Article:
She was six years older, so it was like we lived on different planets. Whenever we got anywhere near each other, Ann's planet usually crushed my planet.

It was a Saturday morning right after I had learned how to walk, and Ann dumped a big, five-hundred-piece jigsaw puzzle onto the floor in our family room. The picture on the box showed a scene from a Muppets movie.

Ann thought she was this huge puzzle expert, and when I went over to watch, she said, “No, Nora. This isn't a
puzzle. Get away!”

I moved back a little, but I kept watching. I've never been scared of Ann. That's because I've always understood her. All Ann has ever wanted is for everybody to beg her to be the queen of the universe.

First Ann turned all the pieces picture-side up, and then she picked out all the pieces with straight edges. Those were the frame pieces because Ann always puts the frame of a puzzle together first.

After the frame was done, Ann started looking for a part of Miss Piggy's ear. So I leaned forward and put my pointer finger on a puzzle piece.

“Hey!” said Ann, and she pushed my hand away. Then she saw. I had pointed to the piece she was looking for. She picked it up, turned it around, and pushed it into place. Narrowing her eyes at me, Ann said, “Where's the one that goes here?” and she put her finger on a piece at the bottom edge of the frame.

So I pointed again and that piece fit too.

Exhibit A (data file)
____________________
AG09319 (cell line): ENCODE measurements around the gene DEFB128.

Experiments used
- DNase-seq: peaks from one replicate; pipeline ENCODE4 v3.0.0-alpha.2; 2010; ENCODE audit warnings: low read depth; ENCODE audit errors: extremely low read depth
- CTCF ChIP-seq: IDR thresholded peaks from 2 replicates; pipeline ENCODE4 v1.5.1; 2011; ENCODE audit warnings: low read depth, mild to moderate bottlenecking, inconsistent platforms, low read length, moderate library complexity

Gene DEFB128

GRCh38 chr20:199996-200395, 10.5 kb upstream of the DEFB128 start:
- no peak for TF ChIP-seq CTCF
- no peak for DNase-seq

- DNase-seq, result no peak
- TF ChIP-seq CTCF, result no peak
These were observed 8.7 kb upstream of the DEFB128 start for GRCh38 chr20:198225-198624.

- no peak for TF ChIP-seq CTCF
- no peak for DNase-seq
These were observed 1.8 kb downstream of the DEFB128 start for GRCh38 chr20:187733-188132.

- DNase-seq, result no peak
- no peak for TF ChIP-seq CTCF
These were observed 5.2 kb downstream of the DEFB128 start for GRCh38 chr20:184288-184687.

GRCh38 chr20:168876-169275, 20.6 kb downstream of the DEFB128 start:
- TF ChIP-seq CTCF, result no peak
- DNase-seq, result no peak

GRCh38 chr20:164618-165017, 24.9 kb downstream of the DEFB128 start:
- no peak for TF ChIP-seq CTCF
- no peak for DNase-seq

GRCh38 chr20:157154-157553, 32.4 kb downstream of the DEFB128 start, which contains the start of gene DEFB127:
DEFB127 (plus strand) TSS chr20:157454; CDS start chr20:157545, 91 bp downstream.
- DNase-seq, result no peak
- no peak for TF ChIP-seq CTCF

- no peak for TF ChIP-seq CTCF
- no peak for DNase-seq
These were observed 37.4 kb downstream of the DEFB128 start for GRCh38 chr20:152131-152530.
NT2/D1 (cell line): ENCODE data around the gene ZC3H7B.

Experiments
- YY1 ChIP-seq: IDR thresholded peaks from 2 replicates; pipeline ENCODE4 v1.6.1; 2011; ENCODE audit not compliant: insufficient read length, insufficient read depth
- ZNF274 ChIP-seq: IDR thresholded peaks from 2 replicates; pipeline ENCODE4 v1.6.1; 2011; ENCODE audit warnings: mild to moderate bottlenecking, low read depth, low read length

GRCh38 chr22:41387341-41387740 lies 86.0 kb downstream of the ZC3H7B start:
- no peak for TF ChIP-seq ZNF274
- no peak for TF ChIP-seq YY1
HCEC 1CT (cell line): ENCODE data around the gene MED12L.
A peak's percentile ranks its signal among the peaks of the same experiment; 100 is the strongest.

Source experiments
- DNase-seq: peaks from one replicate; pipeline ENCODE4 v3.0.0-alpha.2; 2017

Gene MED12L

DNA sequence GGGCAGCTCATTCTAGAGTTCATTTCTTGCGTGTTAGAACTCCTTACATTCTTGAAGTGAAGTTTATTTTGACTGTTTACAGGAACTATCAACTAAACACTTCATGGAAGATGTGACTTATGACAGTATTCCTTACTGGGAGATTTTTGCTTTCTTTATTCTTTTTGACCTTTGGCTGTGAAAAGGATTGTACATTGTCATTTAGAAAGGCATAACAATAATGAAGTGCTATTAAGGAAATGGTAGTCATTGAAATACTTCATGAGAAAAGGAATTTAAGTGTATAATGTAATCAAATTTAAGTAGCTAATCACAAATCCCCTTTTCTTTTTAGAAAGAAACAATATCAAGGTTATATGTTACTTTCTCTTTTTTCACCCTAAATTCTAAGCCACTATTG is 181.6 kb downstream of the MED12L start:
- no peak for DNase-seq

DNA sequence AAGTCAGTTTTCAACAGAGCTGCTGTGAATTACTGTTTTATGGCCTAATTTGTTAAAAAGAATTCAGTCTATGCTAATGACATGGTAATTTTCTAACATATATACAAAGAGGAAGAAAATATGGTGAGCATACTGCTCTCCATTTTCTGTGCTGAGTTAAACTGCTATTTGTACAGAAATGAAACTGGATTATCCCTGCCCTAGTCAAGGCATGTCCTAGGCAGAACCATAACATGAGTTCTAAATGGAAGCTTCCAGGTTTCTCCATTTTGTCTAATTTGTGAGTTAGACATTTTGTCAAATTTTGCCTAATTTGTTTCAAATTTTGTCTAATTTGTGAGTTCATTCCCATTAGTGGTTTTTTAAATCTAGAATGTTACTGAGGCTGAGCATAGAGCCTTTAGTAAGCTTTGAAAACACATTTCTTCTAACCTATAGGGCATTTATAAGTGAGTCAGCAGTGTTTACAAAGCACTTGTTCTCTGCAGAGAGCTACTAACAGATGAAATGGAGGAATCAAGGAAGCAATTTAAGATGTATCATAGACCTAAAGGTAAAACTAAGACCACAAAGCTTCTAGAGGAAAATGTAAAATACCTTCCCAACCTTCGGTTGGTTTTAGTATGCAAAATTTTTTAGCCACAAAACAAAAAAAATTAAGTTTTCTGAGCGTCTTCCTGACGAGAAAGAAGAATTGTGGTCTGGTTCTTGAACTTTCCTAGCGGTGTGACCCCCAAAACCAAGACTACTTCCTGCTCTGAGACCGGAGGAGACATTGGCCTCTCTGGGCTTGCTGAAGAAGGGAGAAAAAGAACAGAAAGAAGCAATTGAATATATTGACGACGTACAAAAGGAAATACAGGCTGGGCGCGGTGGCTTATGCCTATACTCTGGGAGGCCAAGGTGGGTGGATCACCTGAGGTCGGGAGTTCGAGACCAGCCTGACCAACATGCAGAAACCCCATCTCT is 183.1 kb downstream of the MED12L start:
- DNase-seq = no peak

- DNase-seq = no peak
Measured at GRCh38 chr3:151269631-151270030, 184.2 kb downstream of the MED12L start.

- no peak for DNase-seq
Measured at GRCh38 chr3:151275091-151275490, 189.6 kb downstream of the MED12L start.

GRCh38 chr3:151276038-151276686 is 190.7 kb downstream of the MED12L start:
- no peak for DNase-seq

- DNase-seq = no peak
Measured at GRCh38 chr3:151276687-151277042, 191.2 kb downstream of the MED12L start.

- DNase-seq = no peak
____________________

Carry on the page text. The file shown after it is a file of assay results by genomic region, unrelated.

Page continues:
“And the next one?” asked Ann.

Again I pointed and again it fit. Because it wasn't hard for me. I could see all the pieces at once and I could see exactly where each of them went. They were right there, plain as day.

Then Ann got an idea, and it wasn't a very nice one. Reaching toward a part of the puzzle that was all Kermit-green, she put her finger on one piece and said, “What goes . . . here?”

I ran my eyes over all those puzzle pieces scattered next to the frame. There must have been a hundred that were mostly green. Ann thought I was stumped. But I wasn't. I reached out and picked up one piece and gave it to her.

Ann said, “Nice try, Nora. At least you got a green one. Like I said, this is not a
So go away.” Then Ann looked at the piece in her hand and the part of the frame she still had her finger on. She turned my piece around once and brought it closer to the frame. It was the right piece.

“How did you do that?” asked Ann. Now she was more curious than jealous.

But I just looked at all the pieces and picked up another one. And Ann put it in the puzzle, hooking it on to the other piece I had found.

Then Ann said, “Here, Nora. You put some pieces in the puzzle. You just have to push each one down, like this, with your thumb. Start right here.”

I could feel how Ann was watching me. She had never looked at me that way before. I didn't know I was doing anything unusual—because for me, the puzzle was so easy. I didn't have to look and look and try out ten pieces to find a right one. I could just see the next piece. I didn't have to slow down and I didn't make any mistakes.

Ann ran and got Mom. Then I felt two pairs of eyes staring at me. So I stopped.

“Go on, keep doing the puzzle, Nora,” said
Ann. “Show Mommy. Find the piece for right there.”

Then Mom said, “Go on, honey. Help Ann do the puzzle. Go on.”

It felt like they were pushing me with their eyes. They wanted a performance. But I was just being me.

So I did nothing.

Ann said, “Come
Nora. Just one piece. Come
” and she grabbed my hand and pulled it toward the unmatched pieces.

I yelled, “
!” and I yanked my hand away. That was it for me. Puzzle playtime was over.